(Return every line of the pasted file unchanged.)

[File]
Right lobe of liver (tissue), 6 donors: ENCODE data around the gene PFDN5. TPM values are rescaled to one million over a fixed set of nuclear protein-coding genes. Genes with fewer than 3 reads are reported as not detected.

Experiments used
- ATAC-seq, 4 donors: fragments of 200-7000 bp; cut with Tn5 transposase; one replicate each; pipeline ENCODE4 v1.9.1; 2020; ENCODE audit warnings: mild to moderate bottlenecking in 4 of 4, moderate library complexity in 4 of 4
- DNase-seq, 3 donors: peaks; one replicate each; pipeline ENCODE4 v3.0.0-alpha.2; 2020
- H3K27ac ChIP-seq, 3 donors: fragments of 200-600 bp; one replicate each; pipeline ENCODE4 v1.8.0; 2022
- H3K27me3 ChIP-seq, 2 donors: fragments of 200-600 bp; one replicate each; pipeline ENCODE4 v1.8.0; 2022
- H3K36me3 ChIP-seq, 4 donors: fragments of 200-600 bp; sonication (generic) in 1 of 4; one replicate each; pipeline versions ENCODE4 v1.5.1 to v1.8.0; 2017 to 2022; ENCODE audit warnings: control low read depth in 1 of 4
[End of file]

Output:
Right lobe of liver (tissue), 6 donors: ENCODE data around the gene PFDN5. TPM values are rescaled to one million over a fixed set of nuclear protein-coding genes. Genes with fewer than 3 reads are reported as not detected.

Experiments used
- ATAC-seq, 4 donors: fragments of 200-7000 bp; cut with Tn5 transposase; one replicate each; pipeline ENCODE4 v1.9.1; 2020; ENCODE audit warnings: mild to moderate bottlenecking in 4 of 4, moderate library complexity in 4 of 4
- DNase-seq, 3 donors: peaks; one replicate each; pipeline ENCODE4 v3.0.0-alpha.2; 2020
- H3K27ac ChIP-seq, 3 donors: fragments of 200-600 bp; one replicate each; pipeline ENCODE4 v1.8.0; 2022
- H3K27me3 ChIP-seq, 2 donors: fragments of 200-600 bp; one replicate each; pipeline ENCODE4 v1.8.0; 2022
- H3K36me3 ChIP-seq, 4 donors: fragments of 200-600 bp; sonication (generic) in 1 of 4; one replicate each; pipeline versions ENCODE4 v1.5.1 to v1.8.0; 2017 to 2022; ENCODE audit warnings: control low read depth in 1 of 4